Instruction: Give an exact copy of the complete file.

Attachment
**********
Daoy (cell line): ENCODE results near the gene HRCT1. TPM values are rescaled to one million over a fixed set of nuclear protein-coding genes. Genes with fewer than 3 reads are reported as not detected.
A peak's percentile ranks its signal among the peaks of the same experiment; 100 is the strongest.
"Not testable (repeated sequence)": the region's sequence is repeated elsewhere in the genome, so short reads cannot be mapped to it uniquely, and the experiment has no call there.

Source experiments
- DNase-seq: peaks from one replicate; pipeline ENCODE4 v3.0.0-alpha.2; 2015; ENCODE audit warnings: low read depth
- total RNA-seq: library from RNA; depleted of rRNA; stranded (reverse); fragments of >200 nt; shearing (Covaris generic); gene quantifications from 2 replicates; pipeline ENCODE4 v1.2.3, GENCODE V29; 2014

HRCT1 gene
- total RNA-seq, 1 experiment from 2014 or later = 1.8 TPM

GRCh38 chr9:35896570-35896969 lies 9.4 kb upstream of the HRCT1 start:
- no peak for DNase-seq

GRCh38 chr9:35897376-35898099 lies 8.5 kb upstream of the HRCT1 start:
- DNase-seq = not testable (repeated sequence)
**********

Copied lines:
Daoy (cell line): ENCODE results near the gene HRCT1. TPM values are rescaled to one million over a fixed set of nuclear protein-coding genes. Genes with fewer than 3 reads are reported as not detected.
A peak's percentile ranks its signal among the peaks of the same experiment; 100 is the strongest.
"Not testable (repeated sequence)": the region's sequence is repeated elsewhere in the genome, so short reads cannot be mapped to it uniquely, and the experiment has no call there.

Source experiments
- DNase-seq: peaks from one replicate; pipeline ENCODE4 v3.0.0-alpha.2; 2015; ENCODE audit warnings: low read depth
- total RNA-seq: library from RNA; depleted of rRNA; stranded (reverse); fragments of >200 nt; shearing (Covaris generic); gene quantifications from 2 replicates; pipeline ENCODE4 v1.2.3, GENCODE V29; 2014

HRCT1 gene
- total RNA-seq, 1 experiment from 2014 or later = 1.8 TPM

GRCh38 chr9:35896570-35896969 lies 9.4 kb upstream of the HRCT1 start:
- no peak for DNase-seq

GRCh38 chr9:35897376-35898099 lies 8.5 kb upstream of the HRCT1 start:
- DNase-seq = not testable (repeated sequence)